• Violetta


    Ponselle as Violetta



    Rosa Ponselle's most cherished operatic project was to sing Violetta. She was powerfully attracted by the dramatic weight of the role. From a purely vocal point of view, after having sung Norma's coloratura with great success, she was confident Violetta will not be a problem. Of course, she understood that her voice was larger, darker than that of sopranos like Galli-Curci or Tetrazzini, but she also thought it was ideal for the second and third act. Maestro Serafin supported Ponselle, and advised her to study the role in Italy, with Gemma Bellincioni.

    Bellincioni as Violetta, in 1903

    After her great success there singing Norma and Gioconda, Ponselle wanted to sing her first Violetta in London, and was a complete triumph for the american soprano, with an outstanding ovation at the end of more than 30 minutes. The Times considered her the best Violetta of all times.

    Among the audience was a young Zinka Milanov that declared later: "The voice of Ponselle in Traviata was light, but powerful, with the right colour to perfectly present the drama".

    After this, Ponselle was very confident for her Traviata debut in the MET, with Lauri-Volpi and De Luca. However, the reviews were not as good as she was expecting, with the critics on fire about transposing "Sempre Libera" a full tone down. Even her colleague (not friend) Lauri-Volpi, said:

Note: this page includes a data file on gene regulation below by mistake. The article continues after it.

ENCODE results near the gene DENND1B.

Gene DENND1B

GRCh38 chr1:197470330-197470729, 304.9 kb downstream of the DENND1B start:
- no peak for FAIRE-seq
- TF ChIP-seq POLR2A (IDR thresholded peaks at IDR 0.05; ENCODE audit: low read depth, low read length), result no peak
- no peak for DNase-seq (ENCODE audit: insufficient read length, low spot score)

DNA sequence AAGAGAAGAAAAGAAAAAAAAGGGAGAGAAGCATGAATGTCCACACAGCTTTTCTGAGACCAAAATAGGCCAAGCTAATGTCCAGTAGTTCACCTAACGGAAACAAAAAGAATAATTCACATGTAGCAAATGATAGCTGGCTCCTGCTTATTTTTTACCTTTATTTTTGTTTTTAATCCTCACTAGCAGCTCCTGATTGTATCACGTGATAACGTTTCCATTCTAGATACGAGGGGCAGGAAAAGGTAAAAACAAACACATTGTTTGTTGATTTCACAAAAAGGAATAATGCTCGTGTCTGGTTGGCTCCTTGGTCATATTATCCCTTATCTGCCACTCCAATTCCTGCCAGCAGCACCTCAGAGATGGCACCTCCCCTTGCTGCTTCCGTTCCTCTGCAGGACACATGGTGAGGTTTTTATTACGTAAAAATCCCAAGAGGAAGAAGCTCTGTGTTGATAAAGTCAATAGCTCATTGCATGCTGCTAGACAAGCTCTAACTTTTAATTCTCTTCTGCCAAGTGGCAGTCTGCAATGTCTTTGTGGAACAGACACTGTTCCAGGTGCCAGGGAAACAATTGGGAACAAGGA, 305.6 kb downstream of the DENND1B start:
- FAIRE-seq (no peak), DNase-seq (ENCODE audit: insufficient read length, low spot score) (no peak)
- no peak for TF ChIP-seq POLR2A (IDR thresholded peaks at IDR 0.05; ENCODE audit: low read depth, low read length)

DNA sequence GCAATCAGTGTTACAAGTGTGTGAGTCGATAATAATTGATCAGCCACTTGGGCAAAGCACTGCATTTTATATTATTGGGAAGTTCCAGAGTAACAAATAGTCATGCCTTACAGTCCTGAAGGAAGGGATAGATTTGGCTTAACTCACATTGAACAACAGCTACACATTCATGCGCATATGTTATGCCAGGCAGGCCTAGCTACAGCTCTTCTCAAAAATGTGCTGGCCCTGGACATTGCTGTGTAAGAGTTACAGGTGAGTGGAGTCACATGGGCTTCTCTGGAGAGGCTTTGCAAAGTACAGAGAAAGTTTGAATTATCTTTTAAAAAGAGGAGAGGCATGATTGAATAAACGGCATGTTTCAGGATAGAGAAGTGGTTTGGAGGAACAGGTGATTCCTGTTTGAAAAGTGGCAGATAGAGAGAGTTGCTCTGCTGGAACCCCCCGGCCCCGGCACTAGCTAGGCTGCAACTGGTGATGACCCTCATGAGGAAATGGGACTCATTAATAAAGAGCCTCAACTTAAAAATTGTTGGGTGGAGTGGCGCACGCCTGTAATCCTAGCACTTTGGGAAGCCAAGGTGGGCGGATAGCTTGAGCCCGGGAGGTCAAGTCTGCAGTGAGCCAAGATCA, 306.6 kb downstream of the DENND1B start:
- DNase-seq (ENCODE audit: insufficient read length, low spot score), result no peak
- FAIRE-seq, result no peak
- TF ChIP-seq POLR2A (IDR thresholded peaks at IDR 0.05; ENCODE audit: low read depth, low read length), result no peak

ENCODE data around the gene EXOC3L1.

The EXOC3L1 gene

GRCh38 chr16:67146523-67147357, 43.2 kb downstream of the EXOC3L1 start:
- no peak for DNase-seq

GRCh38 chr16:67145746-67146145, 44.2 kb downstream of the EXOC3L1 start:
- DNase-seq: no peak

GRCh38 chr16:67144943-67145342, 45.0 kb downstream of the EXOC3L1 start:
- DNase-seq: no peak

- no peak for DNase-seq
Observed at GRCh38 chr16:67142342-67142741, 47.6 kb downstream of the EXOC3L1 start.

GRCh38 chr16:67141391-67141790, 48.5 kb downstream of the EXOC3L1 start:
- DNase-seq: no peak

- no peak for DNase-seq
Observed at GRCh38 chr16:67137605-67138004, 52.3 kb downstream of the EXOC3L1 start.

Rosa's voice is like a human cello, but her B4 and her C5 are not always available, and where they are, she fights to sustain them. In Traviata, neither her first act, not her "Amami, Alfredo" are really top class. It would has been better for her never to sing Violetta, this just ruined her top notes

    Ponselle, to be sure, was always a little bit unsecure about her top notes, true. Even if during her first years, they were a marvel to hear. However, trying to lighten her voice to sing Violetta the 'soprano coloratura' way, did damage her voice. However, she was one of the firsts to give Violetta her true dramatic stature, and provide a fully convincing portrait of the sick and loving woman. This is one of the best Violettas of all time.

    Ah, fors' è lui...Sempre libera - Ponselle, 1935

    Duet Giorgio / Violetta - Ponselle with Lawrence Tibbett, 1935

    Addio del passato - Ponselle, 1936


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